Fourth, the Act should reduce forum shopping. As discussed, courts throughout the country imposed very different standards when deciding whether to grant an injunction. The resulting disparity likely pushed trademark owners to engage in forum shopping by suing in courts that still applied the presumption. As one commentator explained, the Ninth Circuit’s decision had “no doubt contributed to some forum shopping” and there was “little reason to file a trademark infringement case in a Ninth Circuit federal district court” if there was “another appropriate forum.”[13] Perhaps at least in part due to the Ninth Circuit’s position, trademark filings in Ninth Circuit district courts fell more than 30% since 2013.[14] The Act should eliminate much of the forum shopping that currently exists by providing a uniform framework for obtaining injunctive relief.

It remains to be seen exactly how courts will apply the Act’s rebuttable presumption of harm, but the Act is a welcome development for trademark owners and will significantly impact trademark litigation in the coming years.

[1] 547 U.S. 388 (2006).

[2] See, e.g., Abraham v. Alpha Chi Omega, 708 F.3d 614, 627 (5th Cir. 2013) (applying presumption); Audi AG v. D’Amato, 469 F.3d 534, 550 (6th Cir. 2006) (citing eBay while holding “Audi would be irreparably harmed”).

[3] See, e.g., Herb Reed Enters. LLC v. Florida Entm’t Mgmt., 736 F.3d 1239, 1249 (9th Cir. 2013), cert. denied, 135 S. Ct. 57 (2014); Adidas Am., Inc. v. Skechers USA, Inc.890 F.3d 747, 759 (9th Cir. 2018).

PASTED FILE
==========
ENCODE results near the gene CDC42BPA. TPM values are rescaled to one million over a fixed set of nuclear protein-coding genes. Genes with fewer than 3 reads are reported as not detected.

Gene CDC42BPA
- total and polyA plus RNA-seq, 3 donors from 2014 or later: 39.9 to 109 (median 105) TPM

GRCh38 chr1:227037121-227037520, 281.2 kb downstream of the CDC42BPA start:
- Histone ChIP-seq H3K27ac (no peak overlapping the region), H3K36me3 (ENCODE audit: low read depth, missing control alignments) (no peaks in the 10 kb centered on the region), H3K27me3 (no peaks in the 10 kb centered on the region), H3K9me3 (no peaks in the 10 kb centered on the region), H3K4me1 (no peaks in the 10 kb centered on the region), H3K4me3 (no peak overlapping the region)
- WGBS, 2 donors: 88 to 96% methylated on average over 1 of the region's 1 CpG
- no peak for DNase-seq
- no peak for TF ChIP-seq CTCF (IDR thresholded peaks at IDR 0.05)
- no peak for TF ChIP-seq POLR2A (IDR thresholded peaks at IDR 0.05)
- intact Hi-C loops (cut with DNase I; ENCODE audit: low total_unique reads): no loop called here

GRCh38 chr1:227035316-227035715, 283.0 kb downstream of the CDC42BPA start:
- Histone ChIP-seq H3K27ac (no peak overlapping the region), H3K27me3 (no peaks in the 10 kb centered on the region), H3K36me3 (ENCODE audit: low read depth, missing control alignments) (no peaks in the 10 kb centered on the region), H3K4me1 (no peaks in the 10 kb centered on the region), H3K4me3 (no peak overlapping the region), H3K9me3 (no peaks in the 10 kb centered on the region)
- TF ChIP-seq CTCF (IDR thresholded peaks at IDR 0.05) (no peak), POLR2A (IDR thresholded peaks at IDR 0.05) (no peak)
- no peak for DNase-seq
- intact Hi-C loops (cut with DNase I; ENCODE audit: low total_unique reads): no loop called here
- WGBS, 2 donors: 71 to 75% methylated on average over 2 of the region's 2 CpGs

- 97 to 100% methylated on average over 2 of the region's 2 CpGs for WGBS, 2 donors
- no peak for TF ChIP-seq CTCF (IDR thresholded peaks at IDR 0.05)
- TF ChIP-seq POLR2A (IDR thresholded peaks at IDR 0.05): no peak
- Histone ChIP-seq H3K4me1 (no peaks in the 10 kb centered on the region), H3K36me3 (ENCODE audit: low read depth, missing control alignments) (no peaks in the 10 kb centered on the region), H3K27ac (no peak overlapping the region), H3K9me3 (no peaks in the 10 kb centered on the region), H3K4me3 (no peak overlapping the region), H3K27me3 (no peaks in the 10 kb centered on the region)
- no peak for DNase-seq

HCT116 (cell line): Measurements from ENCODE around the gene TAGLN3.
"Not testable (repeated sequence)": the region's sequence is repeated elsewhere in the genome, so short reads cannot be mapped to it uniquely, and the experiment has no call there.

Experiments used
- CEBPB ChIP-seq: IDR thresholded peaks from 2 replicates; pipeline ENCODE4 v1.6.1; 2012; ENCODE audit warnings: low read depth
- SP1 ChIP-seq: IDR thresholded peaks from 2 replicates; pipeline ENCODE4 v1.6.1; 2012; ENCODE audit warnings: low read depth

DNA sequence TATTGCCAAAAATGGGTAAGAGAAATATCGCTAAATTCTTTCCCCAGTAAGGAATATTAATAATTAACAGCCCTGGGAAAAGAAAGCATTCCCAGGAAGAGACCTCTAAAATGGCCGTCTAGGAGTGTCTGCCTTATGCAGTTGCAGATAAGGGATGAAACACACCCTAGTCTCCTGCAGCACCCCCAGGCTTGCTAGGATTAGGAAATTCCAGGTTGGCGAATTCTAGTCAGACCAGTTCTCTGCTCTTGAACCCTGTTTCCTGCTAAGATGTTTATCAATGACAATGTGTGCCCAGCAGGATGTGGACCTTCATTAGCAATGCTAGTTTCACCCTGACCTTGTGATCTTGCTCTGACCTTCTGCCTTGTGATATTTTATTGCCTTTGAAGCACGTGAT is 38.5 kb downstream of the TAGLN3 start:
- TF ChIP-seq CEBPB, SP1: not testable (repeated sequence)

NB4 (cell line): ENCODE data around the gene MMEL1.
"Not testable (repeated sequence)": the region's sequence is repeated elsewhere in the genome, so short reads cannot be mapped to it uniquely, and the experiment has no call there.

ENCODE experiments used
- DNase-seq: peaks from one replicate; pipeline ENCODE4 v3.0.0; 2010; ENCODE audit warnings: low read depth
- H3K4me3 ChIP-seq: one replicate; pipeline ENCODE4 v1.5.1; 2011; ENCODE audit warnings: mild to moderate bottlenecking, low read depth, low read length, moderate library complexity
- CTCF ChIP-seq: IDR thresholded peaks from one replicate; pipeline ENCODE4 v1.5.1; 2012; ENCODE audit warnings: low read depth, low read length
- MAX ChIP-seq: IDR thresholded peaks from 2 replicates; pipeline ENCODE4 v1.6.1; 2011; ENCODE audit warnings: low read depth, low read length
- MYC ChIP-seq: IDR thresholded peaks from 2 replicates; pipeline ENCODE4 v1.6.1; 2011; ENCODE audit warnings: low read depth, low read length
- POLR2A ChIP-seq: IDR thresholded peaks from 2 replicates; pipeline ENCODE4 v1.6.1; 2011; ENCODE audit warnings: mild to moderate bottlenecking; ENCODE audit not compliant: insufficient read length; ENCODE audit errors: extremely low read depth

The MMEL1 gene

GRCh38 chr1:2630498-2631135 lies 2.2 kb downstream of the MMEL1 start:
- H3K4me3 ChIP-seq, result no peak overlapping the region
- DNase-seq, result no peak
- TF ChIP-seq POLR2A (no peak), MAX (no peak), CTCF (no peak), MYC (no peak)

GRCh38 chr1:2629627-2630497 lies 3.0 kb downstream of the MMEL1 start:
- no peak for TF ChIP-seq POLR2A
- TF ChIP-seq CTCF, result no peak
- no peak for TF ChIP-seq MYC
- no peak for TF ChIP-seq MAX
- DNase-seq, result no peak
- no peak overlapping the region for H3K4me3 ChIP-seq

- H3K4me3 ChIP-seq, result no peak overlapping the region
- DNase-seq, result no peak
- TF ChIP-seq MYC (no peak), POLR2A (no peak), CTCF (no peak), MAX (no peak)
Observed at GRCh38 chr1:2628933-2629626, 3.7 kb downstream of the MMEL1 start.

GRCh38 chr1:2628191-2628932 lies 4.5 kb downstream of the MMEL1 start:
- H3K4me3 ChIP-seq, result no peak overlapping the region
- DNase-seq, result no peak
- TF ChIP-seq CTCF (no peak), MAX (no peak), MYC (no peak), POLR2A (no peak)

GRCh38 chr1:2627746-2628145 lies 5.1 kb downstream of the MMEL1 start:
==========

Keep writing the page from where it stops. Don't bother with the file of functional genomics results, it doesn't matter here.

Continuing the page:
[4] Herb Reed, 736 F.3d at 1250.

[5] Id.

[6] See, e.g., Williams v. Green Valley RV, Inc., No. 8:15-cv-01010, 2015 WL 4694075, at *2 (C.D. Cal. Aug. 6, 2015).

[7] Consolidated Appropriations Act of 2021, Publ. L 116-260 § 226(a) (2020).

[8] See H. Rep. 116-645 at 17 (Dec. 14, 2020) (legislative history explaining “the damages occasioned by trademark infringement are by their very nature irreparable and not susceptible of adequate measurement for remedy at law”).

[9] J. T. McCarthy, McCarthy on Trademarks & Unfair Competition § 30:47 (2020).

[10] See Herb Reed, 736 F.3d at 1250.

[11] Williams, 2015 WL 4694075, at *2.

[12] H. Rep. 116-645 at 19 (Dec. 14, 2020).

[13] See Gekas, Jami A, Protecting Your Brand Online Through Strategic Enforcement, 2015 WL 2407522, at *11 (Aspatore 2015).

[14] According to Lex Machina (, the number of trademark cases filed in Ninth Circuit district courts decreased from 1,244 in 2013 to 852 in 2020.